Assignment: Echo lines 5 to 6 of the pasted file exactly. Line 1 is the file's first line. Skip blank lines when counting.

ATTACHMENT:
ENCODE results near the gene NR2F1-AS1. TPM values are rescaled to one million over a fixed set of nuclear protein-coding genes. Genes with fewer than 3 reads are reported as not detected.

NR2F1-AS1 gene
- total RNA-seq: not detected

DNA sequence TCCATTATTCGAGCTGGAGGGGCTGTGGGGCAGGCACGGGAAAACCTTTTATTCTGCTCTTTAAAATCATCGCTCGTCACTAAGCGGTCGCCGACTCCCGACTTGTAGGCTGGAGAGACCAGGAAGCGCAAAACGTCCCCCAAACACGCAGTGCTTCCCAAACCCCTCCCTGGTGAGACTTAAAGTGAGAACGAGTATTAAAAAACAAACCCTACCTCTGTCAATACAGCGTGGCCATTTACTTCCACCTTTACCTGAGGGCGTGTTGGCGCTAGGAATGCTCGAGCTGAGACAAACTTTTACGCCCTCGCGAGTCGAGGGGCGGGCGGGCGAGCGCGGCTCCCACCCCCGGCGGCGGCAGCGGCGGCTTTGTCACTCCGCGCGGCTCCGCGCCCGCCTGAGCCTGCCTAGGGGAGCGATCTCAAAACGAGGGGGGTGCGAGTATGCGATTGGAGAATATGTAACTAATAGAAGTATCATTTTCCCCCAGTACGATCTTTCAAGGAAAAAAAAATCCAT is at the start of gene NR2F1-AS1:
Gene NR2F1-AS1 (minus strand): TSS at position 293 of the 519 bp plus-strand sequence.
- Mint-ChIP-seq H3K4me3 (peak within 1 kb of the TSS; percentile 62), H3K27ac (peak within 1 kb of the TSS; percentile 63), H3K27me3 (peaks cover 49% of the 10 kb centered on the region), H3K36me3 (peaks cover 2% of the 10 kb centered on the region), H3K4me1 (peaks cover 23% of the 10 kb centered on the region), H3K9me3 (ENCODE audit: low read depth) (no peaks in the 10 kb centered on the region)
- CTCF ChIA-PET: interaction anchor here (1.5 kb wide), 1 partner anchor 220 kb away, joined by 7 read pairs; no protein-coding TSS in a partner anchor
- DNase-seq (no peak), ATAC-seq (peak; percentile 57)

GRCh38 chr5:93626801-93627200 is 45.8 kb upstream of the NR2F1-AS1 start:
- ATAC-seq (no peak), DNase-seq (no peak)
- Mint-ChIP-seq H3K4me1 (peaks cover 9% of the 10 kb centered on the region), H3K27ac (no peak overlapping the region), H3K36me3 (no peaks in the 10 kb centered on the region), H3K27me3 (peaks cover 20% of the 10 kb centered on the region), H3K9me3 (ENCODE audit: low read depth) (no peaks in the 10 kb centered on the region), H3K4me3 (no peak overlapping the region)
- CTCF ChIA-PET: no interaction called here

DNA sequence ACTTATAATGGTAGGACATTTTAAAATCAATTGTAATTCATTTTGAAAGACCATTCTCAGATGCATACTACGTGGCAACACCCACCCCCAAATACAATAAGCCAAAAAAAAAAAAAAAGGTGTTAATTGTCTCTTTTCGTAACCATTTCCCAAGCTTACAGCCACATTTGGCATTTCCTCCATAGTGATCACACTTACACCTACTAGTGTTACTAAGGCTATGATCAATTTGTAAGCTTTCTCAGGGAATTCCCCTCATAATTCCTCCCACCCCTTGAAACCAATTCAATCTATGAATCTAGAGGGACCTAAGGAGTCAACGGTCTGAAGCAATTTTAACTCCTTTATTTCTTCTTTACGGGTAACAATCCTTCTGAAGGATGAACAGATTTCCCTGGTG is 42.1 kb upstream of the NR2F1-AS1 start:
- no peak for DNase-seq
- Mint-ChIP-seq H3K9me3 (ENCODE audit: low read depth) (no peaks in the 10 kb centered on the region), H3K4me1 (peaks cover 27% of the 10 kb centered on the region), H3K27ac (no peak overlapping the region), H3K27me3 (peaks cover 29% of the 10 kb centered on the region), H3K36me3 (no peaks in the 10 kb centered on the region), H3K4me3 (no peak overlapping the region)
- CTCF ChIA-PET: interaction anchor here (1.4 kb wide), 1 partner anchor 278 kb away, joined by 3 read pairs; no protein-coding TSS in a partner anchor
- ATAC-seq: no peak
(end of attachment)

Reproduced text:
Gene NR2F1-AS1 (minus strand): TSS at position 293 of the 519 bp plus-strand sequence.
- Mint-ChIP-seq H3K4me3 (peak within 1 kb of the TSS; percentile 62), H3K27ac (peak within 1 kb of the TSS; percentile 63), H3K27me3 (peaks cover 49% of the 10 kb centered on the region), H3K36me3 (peaks cover 2% of the 10 kb centered on the region), H3K4me1 (peaks cover 23% of the 10 kb centered on the region), H3K9me3 (ENCODE audit: low read depth) (no peaks in the 10 kb centered on the region)